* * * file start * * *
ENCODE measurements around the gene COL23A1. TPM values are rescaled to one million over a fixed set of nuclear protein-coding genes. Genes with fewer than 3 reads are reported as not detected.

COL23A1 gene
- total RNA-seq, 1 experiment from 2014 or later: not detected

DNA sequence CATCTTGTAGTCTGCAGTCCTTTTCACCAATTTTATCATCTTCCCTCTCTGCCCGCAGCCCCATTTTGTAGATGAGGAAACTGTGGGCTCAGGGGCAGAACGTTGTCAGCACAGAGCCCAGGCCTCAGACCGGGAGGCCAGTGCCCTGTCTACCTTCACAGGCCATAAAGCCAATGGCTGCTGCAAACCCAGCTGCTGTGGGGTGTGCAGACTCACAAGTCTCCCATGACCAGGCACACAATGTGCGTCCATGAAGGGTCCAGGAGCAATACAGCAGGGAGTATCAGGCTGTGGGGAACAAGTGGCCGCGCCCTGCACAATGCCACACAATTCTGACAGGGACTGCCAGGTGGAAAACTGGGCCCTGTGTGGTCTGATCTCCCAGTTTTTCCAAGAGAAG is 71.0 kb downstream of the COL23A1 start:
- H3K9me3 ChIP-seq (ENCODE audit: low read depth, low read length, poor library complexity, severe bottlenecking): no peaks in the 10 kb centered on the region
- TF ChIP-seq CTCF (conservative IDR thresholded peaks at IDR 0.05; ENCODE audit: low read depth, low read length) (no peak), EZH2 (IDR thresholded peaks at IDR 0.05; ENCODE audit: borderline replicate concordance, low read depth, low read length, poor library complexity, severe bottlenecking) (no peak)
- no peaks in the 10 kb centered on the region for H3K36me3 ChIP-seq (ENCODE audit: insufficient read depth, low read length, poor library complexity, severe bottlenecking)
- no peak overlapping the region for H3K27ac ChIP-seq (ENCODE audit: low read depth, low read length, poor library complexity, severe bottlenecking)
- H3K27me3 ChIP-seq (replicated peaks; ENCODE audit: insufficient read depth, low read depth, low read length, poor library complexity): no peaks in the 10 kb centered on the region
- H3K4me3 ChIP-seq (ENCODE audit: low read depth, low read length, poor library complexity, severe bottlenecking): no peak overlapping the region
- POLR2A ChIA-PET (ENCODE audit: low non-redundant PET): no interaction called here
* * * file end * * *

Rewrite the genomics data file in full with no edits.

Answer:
ENCODE measurements around the gene COL23A1. TPM values are rescaled to one million over a fixed set of nuclear protein-coding genes. Genes with fewer than 3 reads are reported as not detected.

COL23A1 gene
- total RNA-seq, 1 experiment from 2014 or later: not detected

DNA sequence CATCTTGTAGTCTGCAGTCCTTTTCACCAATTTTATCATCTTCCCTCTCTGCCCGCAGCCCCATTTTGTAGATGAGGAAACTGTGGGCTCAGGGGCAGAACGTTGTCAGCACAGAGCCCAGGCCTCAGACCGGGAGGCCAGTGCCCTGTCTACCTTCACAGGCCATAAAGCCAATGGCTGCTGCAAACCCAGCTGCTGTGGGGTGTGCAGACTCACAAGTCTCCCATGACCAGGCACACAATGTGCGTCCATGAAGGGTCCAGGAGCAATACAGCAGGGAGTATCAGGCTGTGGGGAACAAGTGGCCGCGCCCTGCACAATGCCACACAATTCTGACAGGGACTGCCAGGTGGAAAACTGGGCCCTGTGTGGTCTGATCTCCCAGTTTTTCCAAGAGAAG is 71.0 kb downstream of the COL23A1 start:
- H3K9me3 ChIP-seq (ENCODE audit: low read depth, low read length, poor library complexity, severe bottlenecking): no peaks in the 10 kb centered on the region
- TF ChIP-seq CTCF (conservative IDR thresholded peaks at IDR 0.05; ENCODE audit: low read depth, low read length) (no peak), EZH2 (IDR thresholded peaks at IDR 0.05; ENCODE audit: borderline replicate concordance, low read depth, low read length, poor library complexity, severe bottlenecking) (no peak)
- no peaks in the 10 kb centered on the region for H3K36me3 ChIP-seq (ENCODE audit: insufficient read depth, low read length, poor library complexity, severe bottlenecking)
- no peak overlapping the region for H3K27ac ChIP-seq (ENCODE audit: low read depth, low read length, poor library complexity, severe bottlenecking)
- H3K27me3 ChIP-seq (replicated peaks; ENCODE audit: insufficient read depth, low read depth, low read length, poor library complexity): no peaks in the 10 kb centered on the region
- H3K4me3 ChIP-seq (ENCODE audit: low read depth, low read length, poor library complexity, severe bottlenecking): no peak overlapping the region
- POLR2A ChIA-PET (ENCODE audit: low non-redundant PET): no interaction called here